The Journal of Laryngology & Otology (2013), 127, 1065–1066. © JLO (1984) Limited, 2013 doi:10.1017/S0022215113002314
Detection of hepatitis B virus in the cerumen of patients with chronic hepatitis B infection A EFTEKHARIAN1, H MOGHADDASI1, L GACHKAR2, S S A AMLASHI1 Departments of 1Otorhinolaryngology and 2Infectious Disease, Shahid Beheshti University of Medical Sciences, Tehran, Iran
Abstract Objective: To investigate hepatitis B virus DNA in the cerumen of hepatitis B virus infected patients. Methods: This study comprised 30 confirmed cases of chronic hepatitis B. Patients’ serum samples were examined for hepatitis B surface antigen and antibodies using enzyme immunoassay systems. The presence of hepatitis B virus DNA in cerumen was investigated using a polymerase chain reaction test. Results: All of the samples were positive for hepatitis B surface antigen and negative for hepatitis B surface antibodies. Hepatitis virus DNA was detected in two cerumen samples (6.6 per cent of patients). Conclusion: Cerumen can be a potential source of transmission of hepatitis B virus. Key words: Hepatitis B Virus; Cerumen; Chronic Hepatitis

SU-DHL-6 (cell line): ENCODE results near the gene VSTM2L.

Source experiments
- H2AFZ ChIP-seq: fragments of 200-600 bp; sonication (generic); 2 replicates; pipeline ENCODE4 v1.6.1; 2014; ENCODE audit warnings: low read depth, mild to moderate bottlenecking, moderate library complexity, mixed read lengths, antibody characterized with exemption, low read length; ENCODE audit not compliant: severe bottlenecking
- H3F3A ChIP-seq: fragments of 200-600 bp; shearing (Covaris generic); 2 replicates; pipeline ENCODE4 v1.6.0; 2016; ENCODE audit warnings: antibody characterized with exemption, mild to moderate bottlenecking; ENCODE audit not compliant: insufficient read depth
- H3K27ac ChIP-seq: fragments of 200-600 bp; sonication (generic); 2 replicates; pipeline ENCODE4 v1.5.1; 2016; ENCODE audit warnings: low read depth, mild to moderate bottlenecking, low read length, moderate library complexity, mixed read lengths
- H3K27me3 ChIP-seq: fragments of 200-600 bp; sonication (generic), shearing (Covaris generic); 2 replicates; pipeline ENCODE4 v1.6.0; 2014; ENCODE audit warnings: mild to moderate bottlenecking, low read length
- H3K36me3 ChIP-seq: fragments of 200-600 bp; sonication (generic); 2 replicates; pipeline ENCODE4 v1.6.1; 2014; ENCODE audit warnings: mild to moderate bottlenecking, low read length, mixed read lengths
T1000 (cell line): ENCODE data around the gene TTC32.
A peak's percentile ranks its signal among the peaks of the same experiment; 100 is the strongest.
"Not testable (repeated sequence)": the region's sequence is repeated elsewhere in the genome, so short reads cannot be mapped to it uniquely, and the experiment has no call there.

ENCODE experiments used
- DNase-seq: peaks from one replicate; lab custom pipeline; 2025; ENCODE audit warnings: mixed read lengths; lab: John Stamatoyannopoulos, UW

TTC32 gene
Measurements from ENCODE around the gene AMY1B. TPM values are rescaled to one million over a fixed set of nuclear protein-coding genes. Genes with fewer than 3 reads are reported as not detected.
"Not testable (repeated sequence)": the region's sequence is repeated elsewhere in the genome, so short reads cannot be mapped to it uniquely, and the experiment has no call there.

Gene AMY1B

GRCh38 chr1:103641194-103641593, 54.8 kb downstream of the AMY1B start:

Introduction Hepatitis B virus (HBV) was identified over 40 years ago, but has probably evolved with humans over the last 35 000 years.1 Two billion people have been exposed to HBV, 5 million cases of acute HBV infection occur annually and over 350 million people have a chronic infection.2,3 Approximately 75 per cent of chronic carriers live in Asia and the Western Pacific region.3 Hepatitis B virus is transmitted parenterally by contaminated blood or other body fluids through blood vessels, skin or mucous membranes. The virus can be detected in all human body fluids: the virus concentration is highest in blood or serous exudates, and is relatively low in saliva, semen and vaginal fluids.4 Some authors have suggested that cerumen can be a potential source for the transmission of HBV and human immunodeficiency virus (HIV).5 However, there is little information available in the current literature on the potential role of cerumen in HBV transmission. This study aimed to investigate the presence of HBV DNA in the cerumen of HBV-infected patients. Materials and methods The study group consisted of 30 adult patients with chronic hepatitis B, who were admitted to our hospital between August 2010 and July 2011. Chronic HBV infection was confirmed by the presence of hepatitis B surface antigen and the absence of hepatitis B surface antibodies in serum over a period longer than six months. Accepted for publication 19 February 2013